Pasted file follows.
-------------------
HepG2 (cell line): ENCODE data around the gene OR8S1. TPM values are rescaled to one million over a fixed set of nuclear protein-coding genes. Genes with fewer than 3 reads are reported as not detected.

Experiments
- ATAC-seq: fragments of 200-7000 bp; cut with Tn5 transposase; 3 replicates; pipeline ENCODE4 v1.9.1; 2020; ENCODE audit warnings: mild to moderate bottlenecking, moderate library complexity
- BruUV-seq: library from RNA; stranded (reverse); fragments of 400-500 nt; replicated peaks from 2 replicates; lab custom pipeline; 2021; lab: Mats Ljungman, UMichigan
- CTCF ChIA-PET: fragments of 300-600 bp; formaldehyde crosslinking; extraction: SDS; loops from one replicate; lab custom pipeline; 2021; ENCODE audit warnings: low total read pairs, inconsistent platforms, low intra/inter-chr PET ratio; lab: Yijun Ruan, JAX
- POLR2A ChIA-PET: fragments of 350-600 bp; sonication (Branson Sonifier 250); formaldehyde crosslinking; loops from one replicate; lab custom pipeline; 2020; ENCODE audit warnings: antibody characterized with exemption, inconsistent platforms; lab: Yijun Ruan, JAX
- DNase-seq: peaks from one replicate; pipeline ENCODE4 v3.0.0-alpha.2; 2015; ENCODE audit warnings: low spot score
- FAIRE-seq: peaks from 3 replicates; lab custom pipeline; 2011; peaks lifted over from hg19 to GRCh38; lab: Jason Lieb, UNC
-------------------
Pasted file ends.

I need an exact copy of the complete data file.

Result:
HepG2 (cell line): ENCODE data around the gene OR8S1. TPM values are rescaled to one million over a fixed set of nuclear protein-coding genes. Genes with fewer than 3 reads are reported as not detected.

Experiments
- ATAC-seq: fragments of 200-7000 bp; cut with Tn5 transposase; 3 replicates; pipeline ENCODE4 v1.9.1; 2020; ENCODE audit warnings: mild to moderate bottlenecking, moderate library complexity
- BruUV-seq: library from RNA; stranded (reverse); fragments of 400-500 nt; replicated peaks from 2 replicates; lab custom pipeline; 2021; lab: Mats Ljungman, UMichigan
- CTCF ChIA-PET: fragments of 300-600 bp; formaldehyde crosslinking; extraction: SDS; loops from one replicate; lab custom pipeline; 2021; ENCODE audit warnings: low total read pairs, inconsistent platforms, low intra/inter-chr PET ratio; lab: Yijun Ruan, JAX
- POLR2A ChIA-PET: fragments of 350-600 bp; sonication (Branson Sonifier 250); formaldehyde crosslinking; loops from one replicate; lab custom pipeline; 2020; ENCODE audit warnings: antibody characterized with exemption, inconsistent platforms; lab: Yijun Ruan, JAX
- DNase-seq: peaks from one replicate; pipeline ENCODE4 v3.0.0-alpha.2; 2015; ENCODE audit warnings: low spot score
- FAIRE-seq: peaks from 3 replicates; lab custom pipeline; 2011; peaks lifted over from hg19 to GRCh38; lab: Jason Lieb, UNC